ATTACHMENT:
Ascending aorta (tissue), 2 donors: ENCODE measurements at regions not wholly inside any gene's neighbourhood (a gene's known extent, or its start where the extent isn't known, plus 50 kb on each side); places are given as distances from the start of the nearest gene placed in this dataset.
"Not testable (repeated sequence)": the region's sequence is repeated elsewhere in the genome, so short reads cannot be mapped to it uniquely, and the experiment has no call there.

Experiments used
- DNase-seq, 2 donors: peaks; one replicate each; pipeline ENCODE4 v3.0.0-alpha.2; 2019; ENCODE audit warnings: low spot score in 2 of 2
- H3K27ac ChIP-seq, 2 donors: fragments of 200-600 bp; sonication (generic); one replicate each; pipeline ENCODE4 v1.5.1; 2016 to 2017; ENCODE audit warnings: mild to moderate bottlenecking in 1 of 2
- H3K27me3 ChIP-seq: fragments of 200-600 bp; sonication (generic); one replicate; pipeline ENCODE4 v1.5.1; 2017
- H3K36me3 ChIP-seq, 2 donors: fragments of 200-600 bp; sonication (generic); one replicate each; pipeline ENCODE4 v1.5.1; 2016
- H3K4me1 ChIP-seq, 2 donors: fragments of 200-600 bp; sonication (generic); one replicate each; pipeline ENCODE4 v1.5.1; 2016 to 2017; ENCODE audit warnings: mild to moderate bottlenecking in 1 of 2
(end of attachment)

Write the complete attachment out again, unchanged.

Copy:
Ascending aorta (tissue), 2 donors: ENCODE measurements at regions not wholly inside any gene's neighbourhood (a gene's known extent, or its start where the extent isn't known, plus 50 kb on each side); places are given as distances from the start of the nearest gene placed in this dataset.
"Not testable (repeated sequence)": the region's sequence is repeated elsewhere in the genome, so short reads cannot be mapped to it uniquely, and the experiment has no call there.

Experiments used
- DNase-seq, 2 donors: peaks; one replicate each; pipeline ENCODE4 v3.0.0-alpha.2; 2019; ENCODE audit warnings: low spot score in 2 of 2
- H3K27ac ChIP-seq, 2 donors: fragments of 200-600 bp; sonication (generic); one replicate each; pipeline ENCODE4 v1.5.1; 2016 to 2017; ENCODE audit warnings: mild to moderate bottlenecking in 1 of 2
- H3K27me3 ChIP-seq: fragments of 200-600 bp; sonication (generic); one replicate; pipeline ENCODE4 v1.5.1; 2017
- H3K36me3 ChIP-seq, 2 donors: fragments of 200-600 bp; sonication (generic); one replicate each; pipeline ENCODE4 v1.5.1; 2016
- H3K4me1 ChIP-seq, 2 donors: fragments of 200-600 bp; sonication (generic); one replicate each; pipeline ENCODE4 v1.5.1; 2016 to 2017; ENCODE audit warnings: mild to moderate bottlenecking in 1 of 2